Michelle Obama
U.S. first lady Michelle Obama participates in a forum on girls' education at the Newseum in Washington, D.C., Oct. 11, 2016. REUTERS/JONATHAN ERNST

After eight years of calm and poise in the public eye, Michelle Obama was expected to deliver Friday her final speech as first lady. Obama, who has become a celebrated American icon and potent political speaker, will leave the White House Jan. 20 as one of the most beloved figures in contemporary politics with sky-high approval ratings.

Her speech was set to be delivered to the 2017 School Counselor of the Year event in the East Room of the White House at 11 a.m. EST, an annual tradition she started in 2015.

Obama has managed to become so loved by the country largely by staying above the political fray that tends to damage elected politicians. As first lady, she launched an anti-childhood obesity program — dubbed Let’s Move — championed girls' education and has been decidedly pro-veteran. To promote healthy eating, Obama installed a White House vegetable garden and has appeared on late-night talk shows — quick wit and calm affability in tow — to promote the issues that matter most to her.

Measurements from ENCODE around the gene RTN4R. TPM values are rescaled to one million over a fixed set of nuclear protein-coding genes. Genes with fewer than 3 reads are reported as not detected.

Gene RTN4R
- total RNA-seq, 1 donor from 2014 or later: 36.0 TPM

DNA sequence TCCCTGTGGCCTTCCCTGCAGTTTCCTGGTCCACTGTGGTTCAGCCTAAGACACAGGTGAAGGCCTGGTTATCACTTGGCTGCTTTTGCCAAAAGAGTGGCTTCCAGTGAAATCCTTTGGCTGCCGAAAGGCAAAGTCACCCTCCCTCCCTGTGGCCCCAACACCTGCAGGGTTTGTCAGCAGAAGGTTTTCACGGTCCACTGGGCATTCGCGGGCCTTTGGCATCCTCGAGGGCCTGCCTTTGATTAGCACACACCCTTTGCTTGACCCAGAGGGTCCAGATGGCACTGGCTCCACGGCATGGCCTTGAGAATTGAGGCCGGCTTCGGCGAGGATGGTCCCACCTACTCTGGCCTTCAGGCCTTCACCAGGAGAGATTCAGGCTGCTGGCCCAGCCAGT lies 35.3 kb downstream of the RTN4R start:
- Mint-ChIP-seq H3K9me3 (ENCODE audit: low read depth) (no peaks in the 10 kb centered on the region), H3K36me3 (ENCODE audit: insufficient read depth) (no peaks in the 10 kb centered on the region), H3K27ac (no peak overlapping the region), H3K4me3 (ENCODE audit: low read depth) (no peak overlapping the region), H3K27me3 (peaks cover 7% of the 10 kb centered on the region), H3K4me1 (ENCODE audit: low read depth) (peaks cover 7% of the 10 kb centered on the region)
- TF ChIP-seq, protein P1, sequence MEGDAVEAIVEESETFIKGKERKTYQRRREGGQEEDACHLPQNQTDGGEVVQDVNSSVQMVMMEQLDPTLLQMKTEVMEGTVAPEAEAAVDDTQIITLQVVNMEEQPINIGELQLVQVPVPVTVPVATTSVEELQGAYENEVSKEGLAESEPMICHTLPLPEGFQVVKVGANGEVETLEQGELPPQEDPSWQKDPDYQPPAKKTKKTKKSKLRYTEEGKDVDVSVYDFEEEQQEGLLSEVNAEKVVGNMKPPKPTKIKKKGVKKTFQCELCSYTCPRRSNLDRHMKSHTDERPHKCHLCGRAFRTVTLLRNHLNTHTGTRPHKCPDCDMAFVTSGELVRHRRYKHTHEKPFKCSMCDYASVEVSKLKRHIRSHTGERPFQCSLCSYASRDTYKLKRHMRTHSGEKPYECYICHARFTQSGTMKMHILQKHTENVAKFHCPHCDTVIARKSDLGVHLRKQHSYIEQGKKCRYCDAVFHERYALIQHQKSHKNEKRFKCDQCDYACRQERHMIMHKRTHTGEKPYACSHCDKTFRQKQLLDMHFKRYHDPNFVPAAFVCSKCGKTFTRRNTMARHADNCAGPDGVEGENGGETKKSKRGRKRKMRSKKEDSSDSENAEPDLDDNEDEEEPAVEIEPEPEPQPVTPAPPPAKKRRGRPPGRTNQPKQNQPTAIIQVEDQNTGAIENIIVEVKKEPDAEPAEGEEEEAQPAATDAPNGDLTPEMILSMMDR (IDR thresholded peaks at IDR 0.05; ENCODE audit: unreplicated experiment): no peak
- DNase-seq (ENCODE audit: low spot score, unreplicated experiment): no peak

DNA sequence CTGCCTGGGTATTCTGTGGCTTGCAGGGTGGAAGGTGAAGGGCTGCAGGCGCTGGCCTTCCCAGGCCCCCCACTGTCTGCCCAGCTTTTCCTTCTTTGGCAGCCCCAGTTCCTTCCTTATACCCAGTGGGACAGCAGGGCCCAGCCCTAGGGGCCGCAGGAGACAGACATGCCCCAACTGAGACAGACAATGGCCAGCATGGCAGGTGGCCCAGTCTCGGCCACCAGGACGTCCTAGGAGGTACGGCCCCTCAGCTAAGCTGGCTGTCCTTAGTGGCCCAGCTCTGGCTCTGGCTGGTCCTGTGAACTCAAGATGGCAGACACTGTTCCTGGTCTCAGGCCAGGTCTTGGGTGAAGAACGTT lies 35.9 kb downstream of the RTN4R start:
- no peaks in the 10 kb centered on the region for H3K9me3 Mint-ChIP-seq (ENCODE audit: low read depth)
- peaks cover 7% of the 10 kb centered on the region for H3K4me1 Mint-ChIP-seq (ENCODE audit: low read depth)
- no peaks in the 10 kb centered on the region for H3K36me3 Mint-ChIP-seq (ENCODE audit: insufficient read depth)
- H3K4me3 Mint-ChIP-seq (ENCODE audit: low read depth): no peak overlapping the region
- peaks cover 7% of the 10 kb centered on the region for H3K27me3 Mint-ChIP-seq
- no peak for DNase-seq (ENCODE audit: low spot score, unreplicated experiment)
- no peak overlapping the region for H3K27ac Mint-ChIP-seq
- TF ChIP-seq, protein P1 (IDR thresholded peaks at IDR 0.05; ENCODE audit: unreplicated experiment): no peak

Beyond policy and public health initiatives, the first lady has also become a fashion icon who turned heads on day one by wearing stylish magenta gloves and bangs that accentuated her cheekbones. Her choice of dress, coat and hairstyle has been closely watched since then as she staked out a place in the annals of first lady fashion alongside the likes of Jackie Kennedy.

But, even as she promoted those popular measures and stood out in crowds of stodgy Washington, D.C., attire, Obama proved herself as a potent public speaker. During the 2016 campaign, she became one of the most effective critics of now-President-elect Donald Trump. She drew headlines for a series of speeches starting at the Democratic National Convention in July, when she rolled out one of the most memorable lines for Democrats that year: “When they go low, we go high.” She would later be celebrated for her sharp attacks on Trump’s attitude toward women when a 2005 video of him bragging about sexual assault unearthed and led to one of the few times that the then-presidential candidate explicitly apologized for his remarks.